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Posted March 7, 2009 | Copyright © The Northern Virginia Daily
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Residential sprinkler requirement ignites debate
By James Heffernan -- Daily Staff Writer
A proposal that would require all new residences to be equipped with fire sprinklers doesn't hold water with builders, who claim the systems are unnecessary and would only increase the purchase price of a home at a pivotal time for the industry.
In September, the International Code Council voted overwhelmingly to approve the change to the International Residential Code, which governs construction of one- and two-family dwellings and townhouses in 48 states and the District of Columbia, including Virginia.
The change would exclude remodeling and additions to existing homes.
"Although there is still work to do, this precedent-setting vote will change the face of fire safety in America," said Larry J. Grorud, president of the International Association of Fire Chiefs, one of the public-safety organizations that has long pushed for the change. "The fire service has won a major victory in the fight to make our citizens' homes safer."
The code change, which wouldn't take effect until 2011, is subject to adoption by state and local jurisdictions.
In Virginia, the Board of Housing and Community Development, which has the final say on changes to the Statewide Uniform Building Code, isn't wasting any time in tackling the issue.
Recent appointee Lori Fountain, president of Fountain Homes in Winchester, said the panel will make a decision in the next two to three months.
"We can adopt all of it, some of it or none of it," she said of the ICC's 2009 International Residential Code.
The board will ultimately weigh the additional costs involved in installing the systems against their safety benefits, she said.
Homebuilder associations, which have been busy lobbying regulators to exclude the residential sprinkler requirement, say the systems will add anywhere from $5,000 to $15,000 to the cost of a new home.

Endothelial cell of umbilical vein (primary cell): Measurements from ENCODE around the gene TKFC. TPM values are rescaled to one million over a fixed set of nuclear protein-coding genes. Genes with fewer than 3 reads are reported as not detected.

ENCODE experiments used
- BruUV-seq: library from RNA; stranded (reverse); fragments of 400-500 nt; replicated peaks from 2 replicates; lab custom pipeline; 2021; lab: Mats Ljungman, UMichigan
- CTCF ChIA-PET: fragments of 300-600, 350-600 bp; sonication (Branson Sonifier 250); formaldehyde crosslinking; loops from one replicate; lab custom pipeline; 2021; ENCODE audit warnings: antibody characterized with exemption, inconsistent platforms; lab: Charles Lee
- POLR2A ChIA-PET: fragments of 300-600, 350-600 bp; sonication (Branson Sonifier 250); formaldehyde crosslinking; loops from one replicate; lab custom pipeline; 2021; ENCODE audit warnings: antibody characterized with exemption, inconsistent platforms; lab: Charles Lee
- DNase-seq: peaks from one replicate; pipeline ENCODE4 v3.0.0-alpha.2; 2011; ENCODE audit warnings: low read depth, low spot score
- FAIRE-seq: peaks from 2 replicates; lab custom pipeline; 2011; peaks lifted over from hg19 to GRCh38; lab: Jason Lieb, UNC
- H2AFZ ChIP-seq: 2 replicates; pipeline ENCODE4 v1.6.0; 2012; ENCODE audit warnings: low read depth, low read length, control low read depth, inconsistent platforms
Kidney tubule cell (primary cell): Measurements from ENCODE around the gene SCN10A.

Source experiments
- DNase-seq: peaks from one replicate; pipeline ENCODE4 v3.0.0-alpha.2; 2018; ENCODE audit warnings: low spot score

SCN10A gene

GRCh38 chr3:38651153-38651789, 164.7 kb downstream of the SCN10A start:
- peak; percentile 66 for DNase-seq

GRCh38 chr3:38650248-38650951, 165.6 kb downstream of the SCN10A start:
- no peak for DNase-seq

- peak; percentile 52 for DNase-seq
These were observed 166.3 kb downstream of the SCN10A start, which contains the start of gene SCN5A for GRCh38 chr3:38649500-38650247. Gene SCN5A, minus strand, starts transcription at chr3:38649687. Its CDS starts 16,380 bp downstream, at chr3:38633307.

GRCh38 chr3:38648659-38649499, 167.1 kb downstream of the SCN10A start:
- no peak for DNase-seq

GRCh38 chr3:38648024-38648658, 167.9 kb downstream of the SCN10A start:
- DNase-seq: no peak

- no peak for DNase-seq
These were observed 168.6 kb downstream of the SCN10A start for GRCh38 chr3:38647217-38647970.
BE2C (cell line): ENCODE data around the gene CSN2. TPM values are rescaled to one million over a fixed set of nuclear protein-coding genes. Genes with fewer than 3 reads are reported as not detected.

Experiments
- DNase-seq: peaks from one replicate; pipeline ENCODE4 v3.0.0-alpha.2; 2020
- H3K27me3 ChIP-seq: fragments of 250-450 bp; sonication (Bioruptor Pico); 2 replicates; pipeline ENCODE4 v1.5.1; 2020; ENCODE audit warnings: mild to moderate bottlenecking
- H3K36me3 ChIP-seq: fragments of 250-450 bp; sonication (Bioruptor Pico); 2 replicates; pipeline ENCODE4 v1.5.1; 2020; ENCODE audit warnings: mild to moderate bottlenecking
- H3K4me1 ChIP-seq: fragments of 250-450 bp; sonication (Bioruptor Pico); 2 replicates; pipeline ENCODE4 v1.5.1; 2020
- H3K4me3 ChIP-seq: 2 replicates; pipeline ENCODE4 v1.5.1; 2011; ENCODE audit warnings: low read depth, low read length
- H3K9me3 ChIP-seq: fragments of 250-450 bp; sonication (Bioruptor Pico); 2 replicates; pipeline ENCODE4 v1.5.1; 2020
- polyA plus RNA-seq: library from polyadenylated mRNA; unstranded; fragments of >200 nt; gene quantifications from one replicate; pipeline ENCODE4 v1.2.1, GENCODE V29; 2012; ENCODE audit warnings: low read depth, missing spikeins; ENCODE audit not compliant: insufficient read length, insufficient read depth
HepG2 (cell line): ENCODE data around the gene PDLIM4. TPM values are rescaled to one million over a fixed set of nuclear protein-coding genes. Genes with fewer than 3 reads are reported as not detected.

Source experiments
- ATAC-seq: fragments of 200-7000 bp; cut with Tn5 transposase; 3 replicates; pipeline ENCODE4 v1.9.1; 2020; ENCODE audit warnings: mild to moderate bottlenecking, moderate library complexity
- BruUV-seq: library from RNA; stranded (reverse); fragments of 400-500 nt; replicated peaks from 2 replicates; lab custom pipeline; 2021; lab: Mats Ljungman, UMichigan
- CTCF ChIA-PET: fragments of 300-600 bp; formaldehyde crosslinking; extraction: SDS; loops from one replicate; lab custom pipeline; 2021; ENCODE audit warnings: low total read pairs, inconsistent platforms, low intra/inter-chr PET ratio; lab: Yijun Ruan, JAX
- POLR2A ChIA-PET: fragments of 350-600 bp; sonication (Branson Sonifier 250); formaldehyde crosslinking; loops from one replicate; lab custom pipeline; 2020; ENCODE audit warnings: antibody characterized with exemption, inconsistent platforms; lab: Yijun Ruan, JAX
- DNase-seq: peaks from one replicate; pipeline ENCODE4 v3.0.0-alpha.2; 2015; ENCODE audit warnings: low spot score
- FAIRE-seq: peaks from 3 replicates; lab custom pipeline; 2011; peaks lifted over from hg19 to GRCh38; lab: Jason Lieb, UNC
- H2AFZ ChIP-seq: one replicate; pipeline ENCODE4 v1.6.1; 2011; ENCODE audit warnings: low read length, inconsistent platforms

"One of our main objections is that it will raise the price of a house at a time when you don't want to be doing that," said Dale White, a local builder who serves as president of the Top of Virginia Building Association.
And those figures don't include the structural costs to accommodate the systems, he said. "The trusses would have to be redesigned to carry water pipes."
Fire sprinkler systems are required in the U.S. in public buildings and some commercial structures, as well as in places with overnight sleeping accommodations such as hotels, nursing homes, dormitories and hospitals, to protect against the loss of life and property.
John Smith, with Ferguson Bath Kitchen & Lighting Gallery in Winchester, said the Newport News-based parent company, which sells residential sprinkler systems through its Fire and Fabrication division, currently doesn't get a lot of requests for them. But as time goes on and prices get more competitive, he said, "it will be a viable issue for us."
Most of the systems right now are plastic, he said, but composite pipes that incorporate an aluminum welding tube are gaining steam.
As a part-time firefighter with Rivermont Volunteer Fire Company in Warren County, Smith said he has seen firsthand the benefits of sprinkler systems.
"It's coming," he said of the residential requirement, "and we'll all be better off for it."
But builders disagree.
Christian Schweiger, executive director of the TVBA, said the proposed code change amounts to "overkill" on the part of fire marshals and manufacturers of sprinkler systems.
"It's always an option [for homeowners]," he said. "If you want it in your home, there's someone out there who will sell it to you and install it. ... But we don't need to be requiring it. You'll be pricing some people out of the market, and that's the last thing we need to do right now."
Homebuilders say smoke alarms are sufficient protection against residential fires. However, fire officials point out that the alarms, while serving an important alert function, don't stop the spread of the blaze.
Fire officials also claim that sprinkler systems will cause homeowner insurance rates to go down, but Fountain said one of the issues the state housing board will be looking at is failure rates.
"Our question is, what happens when these sprinkler systems go off accidentally and ruin hundreds of thousands of dollars worth of property?" she asked. "Will homeowners be denied coverage after that? If you have enough accidents, I can't imagine [insurance rates] would go down."
"These systems, they do malfunction," White said, adding that something as simple as the steam from a pot cooking on the stove or cigarette smoke can act as triggers.
In addition, new construction homes seldom catch on fire, he said.
"It's mostly the older homes, and there's no way to retrofit those [with sprinkler systems]."
Contact James Heffernan at firstname.lastname@example.org
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